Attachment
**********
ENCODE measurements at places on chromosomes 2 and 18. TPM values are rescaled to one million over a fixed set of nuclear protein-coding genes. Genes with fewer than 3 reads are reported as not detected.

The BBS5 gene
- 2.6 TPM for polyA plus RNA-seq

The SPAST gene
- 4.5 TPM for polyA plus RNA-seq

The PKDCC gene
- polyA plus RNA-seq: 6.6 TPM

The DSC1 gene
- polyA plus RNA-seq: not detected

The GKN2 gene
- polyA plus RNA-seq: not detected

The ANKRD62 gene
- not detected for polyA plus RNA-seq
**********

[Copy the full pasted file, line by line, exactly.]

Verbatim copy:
ENCODE measurements at places on chromosomes 2 and 18. TPM values are rescaled to one million over a fixed set of nuclear protein-coding genes. Genes with fewer than 3 reads are reported as not detected.

The BBS5 gene
- 2.6 TPM for polyA plus RNA-seq

The SPAST gene
- 4.5 TPM for polyA plus RNA-seq

The PKDCC gene
- polyA plus RNA-seq: 6.6 TPM

The DSC1 gene
- polyA plus RNA-seq: not detected

The GKN2 gene
- polyA plus RNA-seq: not detected

The ANKRD62 gene
- not detected for polyA plus RNA-seq